Monday, July 17, 2006

Advice curiousity

I've had a wee request about my busking ADVICE at the Toronto International Circus Festival.

The context of this circus festival is a forum for street theatre around the world in one comfortable visually stimulating Victorian Industrial area of Toronto.

I was very fortunate to participate in the circus festival last weekend. I set up a couple chairs and a sign simply saying ADVICE within a gold frame. What I like about this idea is that it is an alternative to the expensive cost of a lawyer, shrink or psychic. And yet, it might appeal to folks who are not interested or have the time for Oprah or Dr.Phil. I could be the antidrphil.

I found I was entirely entertained by looking into the faces of people as they walked by. There were large numbers of people who never cracked a smile, tried to avoid eye contact, and walked by as quick as possible. Then there were scores who just were laughing and delighted by the sign and me sitting there smiling. They got it. Often it was one of them that came up to me. And they often said "give me advice". I would say, "anything, just random advice?" And they would smile and nod.

I would supply them with a nugget of advice about farming:suggesting we grow all our food in cities, avoid eating prison food (bread, rice, noodles, potatoes) or advise them to park their car except for road trips, avoid buying any new clothes or household items or any shopping for a year...they will feel rich. I advised they think about corn, after all it takes a gallon of oil to grow a bushel of corn. So why the devil would we want to develop corn based fuel for cars?

Then there seemed to be a lot of negative types of folks who looked at me like I told them their teenaged child had lost their virginity. They looked at me and then their company as if "who does she think she is to give away advice?" Complete disgust.

And then there were the naysayers who approached me. "What qualifies you to give advice?"

"Is that worth two bucks to you to know?"

Maybe these folks wouldn't have participated, but once I ask them if that's their question, they kind of get commited to hearing my answer and will agree to a donation. I would answer them with the following resume.

I have been a bartender all my life. I did improv for ten years, and I write scripts. I have travelled so much that my conversations with needy fellow passengers and listening to their life stories have made me wise and determined to cure the world of unhappy fellow travellers so a girl can get some sleep on an overseas flight. One year I read 300 books.

Two bucks in the hat no problem.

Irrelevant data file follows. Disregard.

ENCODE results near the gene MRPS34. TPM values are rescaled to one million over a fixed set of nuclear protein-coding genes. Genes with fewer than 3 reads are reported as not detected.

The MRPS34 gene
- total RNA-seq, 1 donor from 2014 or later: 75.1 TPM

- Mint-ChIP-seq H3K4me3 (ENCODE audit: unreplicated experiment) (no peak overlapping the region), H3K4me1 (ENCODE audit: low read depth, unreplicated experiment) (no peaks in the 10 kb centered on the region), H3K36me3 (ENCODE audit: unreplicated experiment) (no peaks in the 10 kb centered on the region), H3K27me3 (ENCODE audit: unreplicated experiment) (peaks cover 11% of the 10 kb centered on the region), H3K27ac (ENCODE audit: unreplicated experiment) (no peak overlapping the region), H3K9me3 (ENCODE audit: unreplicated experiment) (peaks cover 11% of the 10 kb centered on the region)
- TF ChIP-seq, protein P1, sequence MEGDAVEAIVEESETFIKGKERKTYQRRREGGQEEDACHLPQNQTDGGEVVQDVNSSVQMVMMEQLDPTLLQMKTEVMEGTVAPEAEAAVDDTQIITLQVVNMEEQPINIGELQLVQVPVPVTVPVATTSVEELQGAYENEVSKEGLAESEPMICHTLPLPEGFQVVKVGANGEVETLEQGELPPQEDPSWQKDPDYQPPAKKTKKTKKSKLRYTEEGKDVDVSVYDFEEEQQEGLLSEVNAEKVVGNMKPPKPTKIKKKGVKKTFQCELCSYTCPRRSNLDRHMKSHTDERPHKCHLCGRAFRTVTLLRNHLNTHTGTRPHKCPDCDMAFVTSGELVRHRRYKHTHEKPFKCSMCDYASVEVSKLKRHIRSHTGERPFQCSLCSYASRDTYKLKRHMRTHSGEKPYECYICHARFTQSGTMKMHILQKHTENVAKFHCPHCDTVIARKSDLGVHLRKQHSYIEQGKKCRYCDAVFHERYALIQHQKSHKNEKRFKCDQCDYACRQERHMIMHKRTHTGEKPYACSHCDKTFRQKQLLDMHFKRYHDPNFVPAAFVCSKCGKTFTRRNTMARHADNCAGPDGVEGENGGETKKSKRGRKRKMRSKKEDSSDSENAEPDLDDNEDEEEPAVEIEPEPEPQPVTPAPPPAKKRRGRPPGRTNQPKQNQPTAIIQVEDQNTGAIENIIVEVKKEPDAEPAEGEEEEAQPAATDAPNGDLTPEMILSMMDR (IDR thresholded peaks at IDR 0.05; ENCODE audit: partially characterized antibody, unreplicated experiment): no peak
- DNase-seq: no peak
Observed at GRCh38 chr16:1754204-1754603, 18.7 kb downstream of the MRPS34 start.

The most rowdy customers were often two couples out on the town. One guy said..."advice...oh we gotta try this" He had me laughing and his wife and friends laughing and I gave it right back at them. Very fun.

Ten bucks in the hat no problem.

But it wasn't all vaudeville and lively banter. I had many many serious questions that took a fair bit of time to ask the asker questions so I could get a better idea of what was going on with their challenges in life.

Lots of questions about travel and health. How to get a boyfriend. When to conceive. Should I call him. Should I call her. Should I get a whippet.

I was so blown away by the number of people who had such serious and sincere questions and I met a lot of wonderful folks and had some great conversations and hopefully hopefully a few of these fine people had a sense of peace or at least a feeling someone was ready to listen with no vested interest in their predicament but still felt responsible.

I don't want to give away the literal questions I was asked as some of them were deeply personal. But it was such a rewarding experience I took it to the financial district today and will try the beach tomorrow.

My general impression is that there are a lot of people out there that are not quick to smile, and that makes me a little sad. Mind you...after working a ridiculous 40 hour week, in stuffy offices and the world going to hell in a handbasket...what's to smile about? Maybe just maybe me and my advice sign will bring a few more smiles to the world. Cross your fingers.

I'd like to sit in Gaza and give advice.

I would say...sit down, don't eat, don't move, don't retaliate. If you took to a peaceful demonstration and sat among the bombs the whole world would be on your side.


fifipoo07 said...

That sounded like fun! Way to go! Besides if you are bartender you've seen it all right? Why would you be any less qualified than any of the "experts" on Oprah? BTW i think your advice for gaza could apply to Israelis, Iraqis anybody in the midst of conflict really. Its sound advice.